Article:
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Spurred by a crisis for small food producers during Covid-19 confinement, Spain’s network of women for agroecology united a record 700 organisations in support of local food markets and distribution chains.
Spain was one of the countries hardest hit by the Covid-19 crisis. Its lockdown began on 14 March 2020, and was one of the most stringent in Europe. Adults were only allowed to leave their homes once per day, to buy food or medicine, for essential work, or to walk their dogs.
Supermarkets were able to stay open for people to visit. However, open-air markets were closed. Small agroecological producers had nowhere to sell their produce. They were marginalised and unable to maintain a livelihood.
Spain’s network of women for agroecology – an informal but active network of activists, researchers, producers, agrarian unions, and ecologists (including Friends of the Earth Spain) – activated in support of thousands of small producers.
Under the banner #SOSCampesinado (S.O.S. small farmers), they brought together their network to demand that the government reopen the markets and encourage local food distribution. To support small producers at financial risk, they demanded public food supplies in hospitals, care homes, and school canteens purchase from local producers. And they called for small producers and cooperatives to be able to access their small-holdings.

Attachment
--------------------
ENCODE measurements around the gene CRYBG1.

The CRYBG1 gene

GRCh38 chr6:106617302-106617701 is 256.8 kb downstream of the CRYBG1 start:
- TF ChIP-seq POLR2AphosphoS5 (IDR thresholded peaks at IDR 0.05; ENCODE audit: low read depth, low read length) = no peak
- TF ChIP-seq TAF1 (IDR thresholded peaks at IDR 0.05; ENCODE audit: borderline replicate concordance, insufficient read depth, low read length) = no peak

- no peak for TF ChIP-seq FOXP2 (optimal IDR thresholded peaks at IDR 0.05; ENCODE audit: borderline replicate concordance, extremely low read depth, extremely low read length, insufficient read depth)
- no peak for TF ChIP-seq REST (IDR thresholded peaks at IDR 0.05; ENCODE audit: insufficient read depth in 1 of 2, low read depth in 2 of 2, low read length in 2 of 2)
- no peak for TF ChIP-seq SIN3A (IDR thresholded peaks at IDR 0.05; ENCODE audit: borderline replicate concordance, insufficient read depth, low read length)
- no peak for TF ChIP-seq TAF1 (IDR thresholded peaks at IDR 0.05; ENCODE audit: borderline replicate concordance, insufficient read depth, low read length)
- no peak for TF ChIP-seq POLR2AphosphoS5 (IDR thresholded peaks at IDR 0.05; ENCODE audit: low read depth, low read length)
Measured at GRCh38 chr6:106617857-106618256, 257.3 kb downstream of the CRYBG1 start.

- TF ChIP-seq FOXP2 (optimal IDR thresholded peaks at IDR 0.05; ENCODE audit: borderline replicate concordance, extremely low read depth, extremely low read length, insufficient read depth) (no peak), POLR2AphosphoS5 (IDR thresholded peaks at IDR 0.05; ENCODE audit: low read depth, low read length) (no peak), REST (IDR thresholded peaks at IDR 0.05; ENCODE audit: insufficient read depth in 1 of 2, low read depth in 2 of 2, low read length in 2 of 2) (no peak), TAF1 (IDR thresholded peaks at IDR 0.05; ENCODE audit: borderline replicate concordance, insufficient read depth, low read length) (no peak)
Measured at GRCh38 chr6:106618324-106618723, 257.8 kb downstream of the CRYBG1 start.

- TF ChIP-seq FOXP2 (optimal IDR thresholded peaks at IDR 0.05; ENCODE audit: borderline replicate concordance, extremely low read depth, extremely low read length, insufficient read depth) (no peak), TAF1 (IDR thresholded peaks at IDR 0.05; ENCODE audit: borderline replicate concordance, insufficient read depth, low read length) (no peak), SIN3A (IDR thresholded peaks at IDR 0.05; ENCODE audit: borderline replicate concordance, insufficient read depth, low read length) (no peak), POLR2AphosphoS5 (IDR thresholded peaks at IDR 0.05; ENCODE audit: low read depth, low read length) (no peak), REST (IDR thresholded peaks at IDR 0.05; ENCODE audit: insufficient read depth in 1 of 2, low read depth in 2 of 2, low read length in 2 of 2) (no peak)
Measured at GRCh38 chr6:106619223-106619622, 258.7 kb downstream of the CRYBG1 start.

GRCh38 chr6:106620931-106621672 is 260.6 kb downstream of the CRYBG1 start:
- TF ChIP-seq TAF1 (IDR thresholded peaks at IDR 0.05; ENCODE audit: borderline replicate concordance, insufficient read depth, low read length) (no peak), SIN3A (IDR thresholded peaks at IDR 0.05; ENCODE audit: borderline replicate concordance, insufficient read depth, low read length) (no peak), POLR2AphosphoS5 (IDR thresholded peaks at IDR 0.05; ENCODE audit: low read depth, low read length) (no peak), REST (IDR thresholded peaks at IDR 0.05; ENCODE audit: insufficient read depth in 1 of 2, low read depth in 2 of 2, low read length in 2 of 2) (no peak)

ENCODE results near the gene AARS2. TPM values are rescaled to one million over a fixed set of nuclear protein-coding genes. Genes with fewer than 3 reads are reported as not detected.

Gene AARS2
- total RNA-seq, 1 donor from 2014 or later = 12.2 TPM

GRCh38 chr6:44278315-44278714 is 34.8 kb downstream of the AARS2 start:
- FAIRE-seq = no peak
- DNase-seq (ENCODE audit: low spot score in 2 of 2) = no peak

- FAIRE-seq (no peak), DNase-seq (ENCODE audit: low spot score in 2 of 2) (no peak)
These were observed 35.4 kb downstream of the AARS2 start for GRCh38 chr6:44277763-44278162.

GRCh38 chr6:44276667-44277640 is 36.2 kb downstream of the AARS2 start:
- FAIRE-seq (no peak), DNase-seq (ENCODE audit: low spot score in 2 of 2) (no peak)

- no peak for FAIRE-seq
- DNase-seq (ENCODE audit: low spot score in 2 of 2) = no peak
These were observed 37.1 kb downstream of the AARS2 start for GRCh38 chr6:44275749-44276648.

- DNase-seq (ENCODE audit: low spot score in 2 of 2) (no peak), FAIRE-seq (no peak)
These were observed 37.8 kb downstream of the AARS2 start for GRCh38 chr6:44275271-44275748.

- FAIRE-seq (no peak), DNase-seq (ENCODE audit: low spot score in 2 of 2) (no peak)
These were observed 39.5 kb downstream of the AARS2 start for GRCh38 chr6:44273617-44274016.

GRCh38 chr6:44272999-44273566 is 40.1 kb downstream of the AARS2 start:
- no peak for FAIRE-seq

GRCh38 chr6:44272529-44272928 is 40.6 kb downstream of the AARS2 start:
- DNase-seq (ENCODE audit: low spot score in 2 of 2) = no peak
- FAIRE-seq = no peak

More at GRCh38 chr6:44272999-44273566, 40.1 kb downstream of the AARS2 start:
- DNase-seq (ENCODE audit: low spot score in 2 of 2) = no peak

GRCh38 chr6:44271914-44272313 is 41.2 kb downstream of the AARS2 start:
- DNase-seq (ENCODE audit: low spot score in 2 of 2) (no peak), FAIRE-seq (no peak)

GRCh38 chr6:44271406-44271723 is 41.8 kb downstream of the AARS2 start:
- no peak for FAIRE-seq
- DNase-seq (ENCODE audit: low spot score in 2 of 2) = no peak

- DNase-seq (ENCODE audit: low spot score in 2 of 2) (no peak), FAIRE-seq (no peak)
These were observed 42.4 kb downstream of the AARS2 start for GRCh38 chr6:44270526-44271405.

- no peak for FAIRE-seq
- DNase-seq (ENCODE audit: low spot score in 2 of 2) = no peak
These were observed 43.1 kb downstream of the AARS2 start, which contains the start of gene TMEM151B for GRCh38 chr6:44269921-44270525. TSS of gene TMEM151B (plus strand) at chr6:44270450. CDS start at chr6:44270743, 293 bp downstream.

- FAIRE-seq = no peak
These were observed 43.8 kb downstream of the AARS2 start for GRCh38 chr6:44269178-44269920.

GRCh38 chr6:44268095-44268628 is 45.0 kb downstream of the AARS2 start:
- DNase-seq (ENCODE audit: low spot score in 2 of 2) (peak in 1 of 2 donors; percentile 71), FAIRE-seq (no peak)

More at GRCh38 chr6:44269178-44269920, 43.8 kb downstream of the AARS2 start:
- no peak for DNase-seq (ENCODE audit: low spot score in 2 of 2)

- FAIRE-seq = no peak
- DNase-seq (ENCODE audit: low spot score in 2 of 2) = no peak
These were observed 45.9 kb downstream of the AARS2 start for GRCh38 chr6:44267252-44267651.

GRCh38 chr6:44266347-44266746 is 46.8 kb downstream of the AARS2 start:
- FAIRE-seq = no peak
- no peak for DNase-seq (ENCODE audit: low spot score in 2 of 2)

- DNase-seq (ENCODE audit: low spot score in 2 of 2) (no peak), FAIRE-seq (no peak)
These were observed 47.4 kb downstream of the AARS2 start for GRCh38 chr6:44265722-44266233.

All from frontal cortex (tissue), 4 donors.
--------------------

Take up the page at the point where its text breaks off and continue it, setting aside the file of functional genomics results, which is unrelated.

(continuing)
More than 700 organisations joined the call, and #SOSCampesinado became a focal point for solidarity and agroecology initiatives during the covid crisis. Across Spain, dozens of local campaigns were successful in pressurising their councils and municipalities to re-authorise open-air markets and support food sovereignty.
On April 17 day of peasant struggles, Friends of the Earth Spain explained:
“The COVID-19 crisis has highlighted the value of the people who work the land to produce our food. The widespread closure of food markets is generating unaffordable costs for local producers, and increasing food waste due to the impossibility of using their products. Fresh and healthy food is not reaching the public.”
Some regions of Spain, including the Basque Country, heeded to the demands of #SOSCampesinado, promoting local food supply chains and reopening local food markets; but not the central government.
The strict confinement conditions have now begun to ease conditions for small producers in Spain. But the crisis has helped unite many more voices than ever before in support of local food markets and distribution chains. A movement that will continue.